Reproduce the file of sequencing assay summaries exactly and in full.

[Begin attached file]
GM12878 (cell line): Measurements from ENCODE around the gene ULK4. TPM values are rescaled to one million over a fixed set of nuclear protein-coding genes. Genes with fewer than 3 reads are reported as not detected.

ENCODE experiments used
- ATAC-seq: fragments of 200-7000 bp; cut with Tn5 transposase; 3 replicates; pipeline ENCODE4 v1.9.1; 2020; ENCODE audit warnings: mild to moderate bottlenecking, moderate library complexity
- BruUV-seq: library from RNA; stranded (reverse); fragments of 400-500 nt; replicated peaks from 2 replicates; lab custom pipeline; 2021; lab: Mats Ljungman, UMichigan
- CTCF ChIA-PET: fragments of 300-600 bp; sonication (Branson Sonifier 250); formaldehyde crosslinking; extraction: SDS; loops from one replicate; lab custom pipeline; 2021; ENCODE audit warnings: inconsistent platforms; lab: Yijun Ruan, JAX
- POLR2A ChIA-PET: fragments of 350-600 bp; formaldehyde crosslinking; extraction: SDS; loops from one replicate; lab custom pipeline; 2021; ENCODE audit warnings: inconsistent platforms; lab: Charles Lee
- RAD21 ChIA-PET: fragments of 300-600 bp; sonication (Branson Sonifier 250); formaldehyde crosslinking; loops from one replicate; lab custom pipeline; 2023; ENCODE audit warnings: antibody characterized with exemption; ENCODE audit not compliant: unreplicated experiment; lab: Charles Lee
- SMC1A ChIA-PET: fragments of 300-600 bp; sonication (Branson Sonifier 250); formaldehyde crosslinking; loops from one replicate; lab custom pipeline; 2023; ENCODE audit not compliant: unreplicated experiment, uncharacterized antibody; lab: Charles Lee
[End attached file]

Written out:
GM12878 (cell line): Measurements from ENCODE around the gene ULK4. TPM values are rescaled to one million over a fixed set of nuclear protein-coding genes. Genes with fewer than 3 reads are reported as not detected.

ENCODE experiments used
- ATAC-seq: fragments of 200-7000 bp; cut with Tn5 transposase; 3 replicates; pipeline ENCODE4 v1.9.1; 2020; ENCODE audit warnings: mild to moderate bottlenecking, moderate library complexity
- BruUV-seq: library from RNA; stranded (reverse); fragments of 400-500 nt; replicated peaks from 2 replicates; lab custom pipeline; 2021; lab: Mats Ljungman, UMichigan
- CTCF ChIA-PET: fragments of 300-600 bp; sonication (Branson Sonifier 250); formaldehyde crosslinking; extraction: SDS; loops from one replicate; lab custom pipeline; 2021; ENCODE audit warnings: inconsistent platforms; lab: Yijun Ruan, JAX
- POLR2A ChIA-PET: fragments of 350-600 bp; formaldehyde crosslinking; extraction: SDS; loops from one replicate; lab custom pipeline; 2021; ENCODE audit warnings: inconsistent platforms; lab: Charles Lee
- RAD21 ChIA-PET: fragments of 300-600 bp; sonication (Branson Sonifier 250); formaldehyde crosslinking; loops from one replicate; lab custom pipeline; 2023; ENCODE audit warnings: antibody characterized with exemption; ENCODE audit not compliant: unreplicated experiment; lab: Charles Lee
- SMC1A ChIA-PET: fragments of 300-600 bp; sonication (Branson Sonifier 250); formaldehyde crosslinking; loops from one replicate; lab custom pipeline; 2023; ENCODE audit not compliant: unreplicated experiment, uncharacterized antibody; lab: Charles Lee